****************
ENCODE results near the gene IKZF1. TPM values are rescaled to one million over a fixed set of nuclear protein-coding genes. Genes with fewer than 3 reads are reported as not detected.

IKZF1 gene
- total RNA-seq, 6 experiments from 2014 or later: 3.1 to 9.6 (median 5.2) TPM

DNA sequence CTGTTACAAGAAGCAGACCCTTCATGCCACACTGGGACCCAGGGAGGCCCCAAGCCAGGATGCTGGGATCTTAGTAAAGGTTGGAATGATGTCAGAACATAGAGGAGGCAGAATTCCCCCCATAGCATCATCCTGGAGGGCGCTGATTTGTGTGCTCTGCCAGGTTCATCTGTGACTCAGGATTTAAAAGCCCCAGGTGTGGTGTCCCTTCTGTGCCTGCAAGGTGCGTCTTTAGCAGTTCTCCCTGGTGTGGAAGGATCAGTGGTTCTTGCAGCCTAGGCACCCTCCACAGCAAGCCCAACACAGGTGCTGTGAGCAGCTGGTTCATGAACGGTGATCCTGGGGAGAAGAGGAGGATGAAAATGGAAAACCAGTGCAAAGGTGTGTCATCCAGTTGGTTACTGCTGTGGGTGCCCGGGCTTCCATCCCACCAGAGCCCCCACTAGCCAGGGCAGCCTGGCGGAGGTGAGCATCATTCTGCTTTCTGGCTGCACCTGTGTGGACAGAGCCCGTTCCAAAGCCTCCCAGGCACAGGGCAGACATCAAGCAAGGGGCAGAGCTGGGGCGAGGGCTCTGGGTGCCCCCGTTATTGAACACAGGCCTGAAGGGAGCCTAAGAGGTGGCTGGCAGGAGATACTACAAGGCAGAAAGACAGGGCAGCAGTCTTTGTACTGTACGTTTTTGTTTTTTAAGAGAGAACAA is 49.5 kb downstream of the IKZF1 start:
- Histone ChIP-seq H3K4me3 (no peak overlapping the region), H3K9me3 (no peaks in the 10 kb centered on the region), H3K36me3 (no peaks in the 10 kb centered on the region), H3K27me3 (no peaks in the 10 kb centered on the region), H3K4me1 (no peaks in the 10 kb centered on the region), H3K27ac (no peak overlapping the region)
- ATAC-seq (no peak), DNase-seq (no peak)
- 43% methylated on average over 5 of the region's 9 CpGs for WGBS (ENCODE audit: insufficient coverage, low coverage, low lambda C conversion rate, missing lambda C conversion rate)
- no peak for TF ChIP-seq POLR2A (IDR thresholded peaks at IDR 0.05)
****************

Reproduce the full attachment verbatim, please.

ENCODE results near the gene IKZF1. TPM values are rescaled to one million over a fixed set of nuclear protein-coding genes. Genes with fewer than 3 reads are reported as not detected.

IKZF1 gene
- total RNA-seq, 6 experiments from 2014 or later: 3.1 to 9.6 (median 5.2) TPM

DNA sequence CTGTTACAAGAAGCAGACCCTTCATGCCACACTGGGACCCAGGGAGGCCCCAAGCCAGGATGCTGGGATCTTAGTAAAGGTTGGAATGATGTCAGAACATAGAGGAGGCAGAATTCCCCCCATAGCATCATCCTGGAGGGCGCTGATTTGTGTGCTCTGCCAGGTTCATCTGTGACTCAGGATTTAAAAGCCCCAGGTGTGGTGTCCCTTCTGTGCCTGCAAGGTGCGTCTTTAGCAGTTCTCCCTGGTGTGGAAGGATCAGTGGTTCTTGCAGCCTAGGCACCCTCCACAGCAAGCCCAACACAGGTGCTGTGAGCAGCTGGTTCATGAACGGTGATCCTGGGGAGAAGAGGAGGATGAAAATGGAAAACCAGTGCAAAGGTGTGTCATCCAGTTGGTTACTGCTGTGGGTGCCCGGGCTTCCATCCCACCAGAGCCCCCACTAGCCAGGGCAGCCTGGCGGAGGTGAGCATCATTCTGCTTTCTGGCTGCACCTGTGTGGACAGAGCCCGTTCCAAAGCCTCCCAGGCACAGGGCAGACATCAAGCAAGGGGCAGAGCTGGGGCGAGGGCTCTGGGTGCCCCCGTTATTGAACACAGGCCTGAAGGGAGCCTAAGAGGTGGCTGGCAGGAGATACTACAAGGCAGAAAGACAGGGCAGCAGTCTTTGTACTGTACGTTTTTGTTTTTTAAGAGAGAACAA is 49.5 kb downstream of the IKZF1 start:
- Histone ChIP-seq H3K4me3 (no peak overlapping the region), H3K9me3 (no peaks in the 10 kb centered on the region), H3K36me3 (no peaks in the 10 kb centered on the region), H3K27me3 (no peaks in the 10 kb centered on the region), H3K4me1 (no peaks in the 10 kb centered on the region), H3K27ac (no peak overlapping the region)
- ATAC-seq (no peak), DNase-seq (no peak)
- 43% methylated on average over 5 of the region's 9 CpGs for WGBS (ENCODE audit: insufficient coverage, low coverage, low lambda C conversion rate, missing lambda C conversion rate)
- no peak for TF ChIP-seq POLR2A (IDR thresholded peaks at IDR 0.05)